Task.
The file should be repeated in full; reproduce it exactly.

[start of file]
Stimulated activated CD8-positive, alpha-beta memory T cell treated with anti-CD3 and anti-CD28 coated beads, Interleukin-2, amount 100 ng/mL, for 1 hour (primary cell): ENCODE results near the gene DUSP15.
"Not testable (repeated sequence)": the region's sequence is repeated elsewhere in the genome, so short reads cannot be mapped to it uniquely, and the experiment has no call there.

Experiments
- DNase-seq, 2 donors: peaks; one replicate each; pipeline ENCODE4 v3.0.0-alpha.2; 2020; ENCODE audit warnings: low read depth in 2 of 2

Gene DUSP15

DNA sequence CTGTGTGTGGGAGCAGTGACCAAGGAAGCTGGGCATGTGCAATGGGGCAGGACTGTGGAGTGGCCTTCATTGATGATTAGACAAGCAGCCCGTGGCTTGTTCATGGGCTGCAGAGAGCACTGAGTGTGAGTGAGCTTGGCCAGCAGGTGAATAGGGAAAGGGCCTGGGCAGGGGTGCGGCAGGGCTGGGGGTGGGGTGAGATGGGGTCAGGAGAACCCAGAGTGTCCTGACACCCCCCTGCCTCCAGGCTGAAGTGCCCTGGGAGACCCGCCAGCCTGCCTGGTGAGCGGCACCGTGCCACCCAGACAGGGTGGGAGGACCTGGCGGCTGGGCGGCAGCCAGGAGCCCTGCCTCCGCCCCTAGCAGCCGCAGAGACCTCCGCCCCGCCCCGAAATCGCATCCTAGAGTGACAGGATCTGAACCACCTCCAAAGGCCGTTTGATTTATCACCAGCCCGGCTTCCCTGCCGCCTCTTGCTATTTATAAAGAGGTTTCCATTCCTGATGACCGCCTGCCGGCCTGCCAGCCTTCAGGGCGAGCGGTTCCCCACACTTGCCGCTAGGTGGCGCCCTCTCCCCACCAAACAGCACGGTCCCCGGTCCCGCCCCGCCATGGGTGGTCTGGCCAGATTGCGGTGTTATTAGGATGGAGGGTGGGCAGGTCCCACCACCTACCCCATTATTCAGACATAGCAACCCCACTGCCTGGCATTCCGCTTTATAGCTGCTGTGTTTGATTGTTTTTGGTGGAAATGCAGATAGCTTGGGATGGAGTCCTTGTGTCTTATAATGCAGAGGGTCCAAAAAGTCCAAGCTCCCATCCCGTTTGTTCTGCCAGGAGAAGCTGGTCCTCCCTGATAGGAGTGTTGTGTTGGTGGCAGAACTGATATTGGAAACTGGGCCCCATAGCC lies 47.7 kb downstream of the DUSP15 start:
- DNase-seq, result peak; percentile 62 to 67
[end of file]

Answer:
Stimulated activated CD8-positive, alpha-beta memory T cell treated with anti-CD3 and anti-CD28 coated beads, Interleukin-2, amount 100 ng/mL, for 1 hour (primary cell): ENCODE results near the gene DUSP15.
"Not testable (repeated sequence)": the region's sequence is repeated elsewhere in the genome, so short reads cannot be mapped to it uniquely, and the experiment has no call there.

Experiments
- DNase-seq, 2 donors: peaks; one replicate each; pipeline ENCODE4 v3.0.0-alpha.2; 2020; ENCODE audit warnings: low read depth in 2 of 2

Gene DUSP15

DNA sequence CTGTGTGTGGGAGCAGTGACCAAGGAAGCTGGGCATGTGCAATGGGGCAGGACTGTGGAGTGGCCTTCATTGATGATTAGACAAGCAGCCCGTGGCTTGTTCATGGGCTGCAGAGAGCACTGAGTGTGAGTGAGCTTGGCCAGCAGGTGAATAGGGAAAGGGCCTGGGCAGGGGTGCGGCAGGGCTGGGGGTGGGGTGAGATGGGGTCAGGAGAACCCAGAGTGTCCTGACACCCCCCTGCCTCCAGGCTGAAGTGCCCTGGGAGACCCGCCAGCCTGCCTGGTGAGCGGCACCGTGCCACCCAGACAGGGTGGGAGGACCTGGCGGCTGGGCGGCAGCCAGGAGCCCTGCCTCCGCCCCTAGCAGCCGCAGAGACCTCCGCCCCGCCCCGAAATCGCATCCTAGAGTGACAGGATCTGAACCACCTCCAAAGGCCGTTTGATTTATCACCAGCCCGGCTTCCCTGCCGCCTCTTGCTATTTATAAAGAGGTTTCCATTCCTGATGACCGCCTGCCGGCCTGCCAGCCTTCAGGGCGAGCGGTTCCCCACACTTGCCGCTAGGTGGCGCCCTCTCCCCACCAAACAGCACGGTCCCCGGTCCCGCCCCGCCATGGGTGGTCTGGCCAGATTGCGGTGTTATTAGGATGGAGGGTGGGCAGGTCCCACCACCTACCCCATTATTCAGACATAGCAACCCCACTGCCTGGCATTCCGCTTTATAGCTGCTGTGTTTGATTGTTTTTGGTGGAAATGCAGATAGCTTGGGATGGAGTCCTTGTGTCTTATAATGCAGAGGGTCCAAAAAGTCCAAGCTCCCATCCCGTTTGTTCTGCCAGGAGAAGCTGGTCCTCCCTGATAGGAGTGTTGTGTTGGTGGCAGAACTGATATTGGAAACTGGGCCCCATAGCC lies 47.7 kb downstream of the DUSP15 start:
- DNase-seq, result peak; percentile 62 to 67